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number, who haven't yet been able to get out. we are working with the third countries in the region. we have held the taliban through this un security council resolution to their undertaking to allow safe passage and then dealing with all of the other building blocks to make sure afghanistan can be more stable moving forward. and those building blocks in the un resolution alongside safe passage for people leaving include not allowing afghanistan to be re—established as a safe haven for terrorists as it was in the 1990s and the build—up to the 9/11 attacks on the united states. also another building block is giving a sort of firm foundation for charities and aid organisations and the united nations still provide humanitarian relief. and the resolution also talks about safeguarding the progress made in the last 20 years. that is about protecting the human rights of women and girls and minorities in afghanistan. there is another story circulating today, which suggest that there might have been some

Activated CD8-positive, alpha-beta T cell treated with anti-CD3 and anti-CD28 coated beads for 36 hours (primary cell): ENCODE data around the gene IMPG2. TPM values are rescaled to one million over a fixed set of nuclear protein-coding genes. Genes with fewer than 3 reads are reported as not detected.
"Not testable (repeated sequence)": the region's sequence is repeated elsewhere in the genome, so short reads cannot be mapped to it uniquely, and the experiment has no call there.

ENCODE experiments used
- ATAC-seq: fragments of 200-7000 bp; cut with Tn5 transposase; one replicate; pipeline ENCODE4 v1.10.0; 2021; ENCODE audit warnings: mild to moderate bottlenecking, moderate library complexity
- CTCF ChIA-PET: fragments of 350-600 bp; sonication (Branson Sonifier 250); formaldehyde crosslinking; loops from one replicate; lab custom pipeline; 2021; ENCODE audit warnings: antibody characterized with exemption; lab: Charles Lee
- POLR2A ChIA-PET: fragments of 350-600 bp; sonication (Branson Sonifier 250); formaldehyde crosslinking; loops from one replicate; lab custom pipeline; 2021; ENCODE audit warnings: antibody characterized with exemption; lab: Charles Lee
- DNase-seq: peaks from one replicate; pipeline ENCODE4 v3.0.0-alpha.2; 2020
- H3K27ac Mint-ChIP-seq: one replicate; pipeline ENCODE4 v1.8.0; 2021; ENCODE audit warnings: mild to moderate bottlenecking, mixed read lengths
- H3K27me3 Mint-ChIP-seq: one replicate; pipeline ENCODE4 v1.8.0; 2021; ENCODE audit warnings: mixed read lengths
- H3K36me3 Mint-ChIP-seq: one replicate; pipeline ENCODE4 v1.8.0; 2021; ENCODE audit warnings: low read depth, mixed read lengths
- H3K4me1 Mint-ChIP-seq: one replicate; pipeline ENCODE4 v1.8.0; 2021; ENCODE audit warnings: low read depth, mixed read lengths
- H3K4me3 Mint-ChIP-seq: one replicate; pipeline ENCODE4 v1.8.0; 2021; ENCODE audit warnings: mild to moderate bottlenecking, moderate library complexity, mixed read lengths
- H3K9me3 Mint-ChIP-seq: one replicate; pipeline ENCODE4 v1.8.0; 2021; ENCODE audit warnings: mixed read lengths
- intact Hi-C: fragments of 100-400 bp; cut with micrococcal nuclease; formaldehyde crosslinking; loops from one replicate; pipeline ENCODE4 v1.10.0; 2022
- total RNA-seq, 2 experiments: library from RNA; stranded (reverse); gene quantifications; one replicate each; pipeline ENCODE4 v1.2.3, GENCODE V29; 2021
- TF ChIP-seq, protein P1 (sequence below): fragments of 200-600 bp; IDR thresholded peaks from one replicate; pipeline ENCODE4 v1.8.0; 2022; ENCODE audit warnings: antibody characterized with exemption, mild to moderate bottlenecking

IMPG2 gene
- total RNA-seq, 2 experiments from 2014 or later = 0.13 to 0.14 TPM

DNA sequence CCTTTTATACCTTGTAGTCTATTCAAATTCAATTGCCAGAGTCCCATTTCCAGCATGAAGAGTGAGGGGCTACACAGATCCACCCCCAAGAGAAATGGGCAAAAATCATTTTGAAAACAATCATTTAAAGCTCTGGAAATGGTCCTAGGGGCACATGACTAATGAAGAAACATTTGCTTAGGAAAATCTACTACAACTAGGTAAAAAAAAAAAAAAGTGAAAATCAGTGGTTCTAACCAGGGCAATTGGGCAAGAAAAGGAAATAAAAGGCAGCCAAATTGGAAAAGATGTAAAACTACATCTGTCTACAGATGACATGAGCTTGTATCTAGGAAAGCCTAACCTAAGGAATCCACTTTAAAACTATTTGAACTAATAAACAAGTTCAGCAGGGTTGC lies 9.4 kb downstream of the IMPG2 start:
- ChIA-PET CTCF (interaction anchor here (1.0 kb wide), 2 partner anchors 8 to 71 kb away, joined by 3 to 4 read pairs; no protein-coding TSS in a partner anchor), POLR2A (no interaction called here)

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behind—the—scenes tensions between the uk and the us in the last few days around the airport in kabul. the website politico is reporting that some people in the us administration, particularly wanted to shut one of the gates around the airport, but the final decision was to keep it open because the uk needed that gate to be open to help with its evacuation effort. dominic raab was asked about that this morning too. look, i've got an excellent working relationship with tony blinken, the secretary of state, i spoke to him in the immediate hours after the attack and again yesterday. look, just as a point of fact, we did everything we could once we were alerted to the threat, but before the explosion took place, to mitigate the risk. that included warning people not to come to the airport, warning people who were in the crowd to leave to the extent that we could. we also shifted the civilian team that we had in the barons hotel to the airport because clearly it's